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A grace period for student loans is a stretch of time, after you’ve graduated or left school, when you’re not required to make payments. Most student loans have a six-month grace period.
The federal student loan forbearance paused payments since March 2020 and will continue perhaps through June 2023, with no interest accruing during that period. If you graduated during that time, your six-month grace period may have overlapped with the forbearance wholly or in part. The forbearance will not extend or delay your grace period.
Here’s what to know about grace periods and how to make the best use of this time to pay off student loans.
How long is the grace period for student loans?
The length of a student loan's grace period varies by loan type. Here’s how long you’ll have before repayment starts for different loans:
Federal direct subsidized and unsubsidized loans: Six months.
Federal Stafford subsidized and unsubsidized loans: Six months.
Federal direct PLUS loans for graduate students: Six months.
Federal direct PLUS loans for parents: Six months, if requested on the loan application.
Federal Perkins loans: Nine months.
Private loans: Varies by lender. Some offer a post-graduation grace period of six months, while others require payment as soon as the loan is disbursed. Check your loan agreement or ask your lender if you’re not sure.
For recent graduates, the grace period on private student loans will end as originally scheduled in your loan agreement.
When does the student loan grace period start?
For federal student loans, and most private loans, grace periods start when you fall below half-time enrollment. That can happen when you graduate, withdraw, take a gap year or drop classes. Schools have different definitions for half-time enrollment, so check with your financial aid office if you change your class schedule.
If you re-enroll at least half-time before your student loan grace period ends, you’ll receive its entire length in the future. For example, say you start grad school full time five months after graduating. When you finish your graduate program, you’d still have the full six-month grace period for your undergraduate loans.
Does interest accrue during the grace period?
Federal student loans are not accruing interest currently because of the payment forbearance.
But interest will typically accrue during your grace period unless you have federal direct subsidized loans — just like it did while you were enrolled in school. If that interest capitalizes, you’ll have a bigger balance when your loan enters repayment.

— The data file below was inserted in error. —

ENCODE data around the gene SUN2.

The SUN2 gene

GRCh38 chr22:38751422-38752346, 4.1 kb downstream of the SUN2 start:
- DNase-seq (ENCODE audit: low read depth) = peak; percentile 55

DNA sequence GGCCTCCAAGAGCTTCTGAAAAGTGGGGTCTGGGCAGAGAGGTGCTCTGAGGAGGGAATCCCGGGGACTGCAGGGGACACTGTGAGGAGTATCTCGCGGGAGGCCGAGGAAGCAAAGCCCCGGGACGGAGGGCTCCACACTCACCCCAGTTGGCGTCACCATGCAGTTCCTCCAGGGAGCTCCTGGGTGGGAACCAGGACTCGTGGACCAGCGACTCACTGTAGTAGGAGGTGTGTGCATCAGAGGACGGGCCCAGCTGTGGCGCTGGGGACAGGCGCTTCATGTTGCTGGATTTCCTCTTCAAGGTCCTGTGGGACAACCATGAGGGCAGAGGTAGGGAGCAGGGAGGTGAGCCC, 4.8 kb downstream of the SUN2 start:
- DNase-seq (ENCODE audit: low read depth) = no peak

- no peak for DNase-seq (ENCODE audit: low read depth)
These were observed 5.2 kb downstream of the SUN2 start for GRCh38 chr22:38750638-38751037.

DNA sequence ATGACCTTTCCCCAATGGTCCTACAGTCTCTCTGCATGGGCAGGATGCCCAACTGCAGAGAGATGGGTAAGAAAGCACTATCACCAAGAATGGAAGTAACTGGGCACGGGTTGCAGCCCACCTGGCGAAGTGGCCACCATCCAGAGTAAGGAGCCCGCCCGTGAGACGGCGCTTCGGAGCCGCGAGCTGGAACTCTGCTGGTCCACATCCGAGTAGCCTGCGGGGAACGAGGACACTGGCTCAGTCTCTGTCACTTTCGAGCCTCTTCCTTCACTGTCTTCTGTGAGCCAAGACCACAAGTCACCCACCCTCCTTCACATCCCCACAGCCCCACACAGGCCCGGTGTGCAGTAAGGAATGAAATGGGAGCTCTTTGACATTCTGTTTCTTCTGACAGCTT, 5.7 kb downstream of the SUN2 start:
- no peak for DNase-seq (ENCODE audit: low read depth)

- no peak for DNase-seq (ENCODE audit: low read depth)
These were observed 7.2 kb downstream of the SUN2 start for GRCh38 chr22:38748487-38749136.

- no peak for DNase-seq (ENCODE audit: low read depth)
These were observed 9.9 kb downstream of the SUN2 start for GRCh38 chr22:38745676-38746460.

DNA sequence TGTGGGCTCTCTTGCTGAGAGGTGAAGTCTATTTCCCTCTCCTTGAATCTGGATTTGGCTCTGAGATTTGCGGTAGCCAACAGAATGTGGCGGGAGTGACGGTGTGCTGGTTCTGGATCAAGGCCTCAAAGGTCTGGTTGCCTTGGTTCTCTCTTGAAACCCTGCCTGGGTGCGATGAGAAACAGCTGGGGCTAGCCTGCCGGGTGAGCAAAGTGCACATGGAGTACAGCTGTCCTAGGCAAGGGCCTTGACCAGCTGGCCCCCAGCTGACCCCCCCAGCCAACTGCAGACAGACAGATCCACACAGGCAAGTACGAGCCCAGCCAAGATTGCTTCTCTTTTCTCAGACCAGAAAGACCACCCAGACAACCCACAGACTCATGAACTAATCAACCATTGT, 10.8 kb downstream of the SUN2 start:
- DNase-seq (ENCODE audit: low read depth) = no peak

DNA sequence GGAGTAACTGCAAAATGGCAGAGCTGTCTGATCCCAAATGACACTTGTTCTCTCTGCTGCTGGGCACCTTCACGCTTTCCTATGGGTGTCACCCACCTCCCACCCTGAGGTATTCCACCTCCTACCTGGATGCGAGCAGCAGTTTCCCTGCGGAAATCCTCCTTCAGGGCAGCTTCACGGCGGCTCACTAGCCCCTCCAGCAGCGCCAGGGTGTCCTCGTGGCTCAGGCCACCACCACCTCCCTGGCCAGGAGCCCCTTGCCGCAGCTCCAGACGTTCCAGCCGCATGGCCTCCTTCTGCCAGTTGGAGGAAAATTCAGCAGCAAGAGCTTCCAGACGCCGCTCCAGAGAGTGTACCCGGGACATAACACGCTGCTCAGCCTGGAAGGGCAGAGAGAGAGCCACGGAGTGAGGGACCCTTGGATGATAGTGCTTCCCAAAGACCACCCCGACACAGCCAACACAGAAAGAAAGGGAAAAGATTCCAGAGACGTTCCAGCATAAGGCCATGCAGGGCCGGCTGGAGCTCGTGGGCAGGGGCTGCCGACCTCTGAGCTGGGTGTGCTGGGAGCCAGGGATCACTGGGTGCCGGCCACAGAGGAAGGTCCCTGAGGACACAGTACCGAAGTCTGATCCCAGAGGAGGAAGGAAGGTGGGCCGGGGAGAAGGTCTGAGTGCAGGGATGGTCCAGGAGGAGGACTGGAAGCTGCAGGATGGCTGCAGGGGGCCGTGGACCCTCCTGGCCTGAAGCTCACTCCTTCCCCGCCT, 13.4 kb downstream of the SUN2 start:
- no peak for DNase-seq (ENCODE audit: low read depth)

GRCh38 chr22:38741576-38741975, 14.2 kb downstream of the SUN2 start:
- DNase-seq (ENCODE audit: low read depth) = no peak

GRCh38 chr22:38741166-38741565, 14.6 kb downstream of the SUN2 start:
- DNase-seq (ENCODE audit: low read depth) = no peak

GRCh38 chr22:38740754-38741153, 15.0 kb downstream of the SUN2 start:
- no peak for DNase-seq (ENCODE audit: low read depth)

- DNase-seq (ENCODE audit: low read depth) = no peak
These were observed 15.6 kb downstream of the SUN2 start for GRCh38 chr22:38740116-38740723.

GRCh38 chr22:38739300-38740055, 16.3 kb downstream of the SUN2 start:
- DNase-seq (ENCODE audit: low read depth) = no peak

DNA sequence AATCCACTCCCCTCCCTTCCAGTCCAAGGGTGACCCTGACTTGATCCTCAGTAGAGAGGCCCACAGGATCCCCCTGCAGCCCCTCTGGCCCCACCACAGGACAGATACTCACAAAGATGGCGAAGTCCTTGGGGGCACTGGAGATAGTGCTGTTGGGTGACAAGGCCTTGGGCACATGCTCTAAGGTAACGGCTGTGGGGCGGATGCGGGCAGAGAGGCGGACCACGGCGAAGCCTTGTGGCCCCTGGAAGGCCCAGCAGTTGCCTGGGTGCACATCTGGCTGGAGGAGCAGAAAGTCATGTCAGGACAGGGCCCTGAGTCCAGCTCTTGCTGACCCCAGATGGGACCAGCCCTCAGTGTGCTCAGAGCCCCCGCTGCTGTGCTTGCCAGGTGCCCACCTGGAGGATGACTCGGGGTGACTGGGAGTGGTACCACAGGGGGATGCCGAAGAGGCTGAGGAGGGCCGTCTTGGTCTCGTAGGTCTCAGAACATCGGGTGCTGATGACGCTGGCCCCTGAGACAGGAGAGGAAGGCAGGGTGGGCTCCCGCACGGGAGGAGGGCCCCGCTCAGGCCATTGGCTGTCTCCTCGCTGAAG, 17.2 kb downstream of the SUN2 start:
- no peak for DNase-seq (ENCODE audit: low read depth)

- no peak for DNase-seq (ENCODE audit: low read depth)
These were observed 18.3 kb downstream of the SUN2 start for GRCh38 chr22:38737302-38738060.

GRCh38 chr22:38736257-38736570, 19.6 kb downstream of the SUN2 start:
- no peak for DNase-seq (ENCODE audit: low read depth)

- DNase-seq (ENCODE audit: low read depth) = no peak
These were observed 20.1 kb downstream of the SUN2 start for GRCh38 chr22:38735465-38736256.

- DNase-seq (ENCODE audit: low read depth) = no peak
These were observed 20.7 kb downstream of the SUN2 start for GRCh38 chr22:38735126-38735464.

If you have subsidized loans, interest will start accruing on those loans once they enter repayment.
Can you pay student loans during the grace period?
The student loan grace period may be a welcome breather if you’re looking for a job or moving. But if you can, taking this opportunity to prevent interest charges from ballooning could help you pay your loans off early. Try these options:
Make monthly payments as though there’s no grace period
This will help you budget around student loan payments from the start, preventing an unhappy surprise when your bill eventually comes due. Federal student loan exit counseling, which happens around graduation, will show how much you owe per month. If you’re not sure, contact your student loan servicer or private lender.
Even if you choose to start paying back the loan early, you're not committed to making payments each month during your grace period. You’re on the hook for the bill only when your repayment term officially starts.
Pay off interest before it capitalizes
Can’t afford a full payment right now? Pay at least enough to cover the monthly interest that accrues. Or, before your grace period ends, pay off the accrued interest before it’s added to your balance, or capitalized. You’ll most likely receive an email or letter from your student loan servicer letting you know this is an option.
Enter your balance with and without the interest you owe in a student loan payoff calculator to see how much these strategies could save you.
Find out what your loan payment will be
Find out who your student loan servicer is before your grace period ends — they're the company that will send you a bill, collect your payments and help you manage your repayment plan.
If you think you'll have trouble making your loan payment each month, you can modify your payment before you get your first bill. Ask your servicer about enrolling in an income-driven repayment plan. It caps your payments at a portion of your income and extends repayment.
If you want to repay your loan on an income-driven plan, apply at least two months before the end of your grace period so your application has time to process. If you apply too early, your loan servicer may ask you to reapply closer to the end of your grace period.
If you have private loans, discuss repayment options with your lender. Some may offer a grace period extension, and most will let you pause payments via forbearance if you can't afford payments.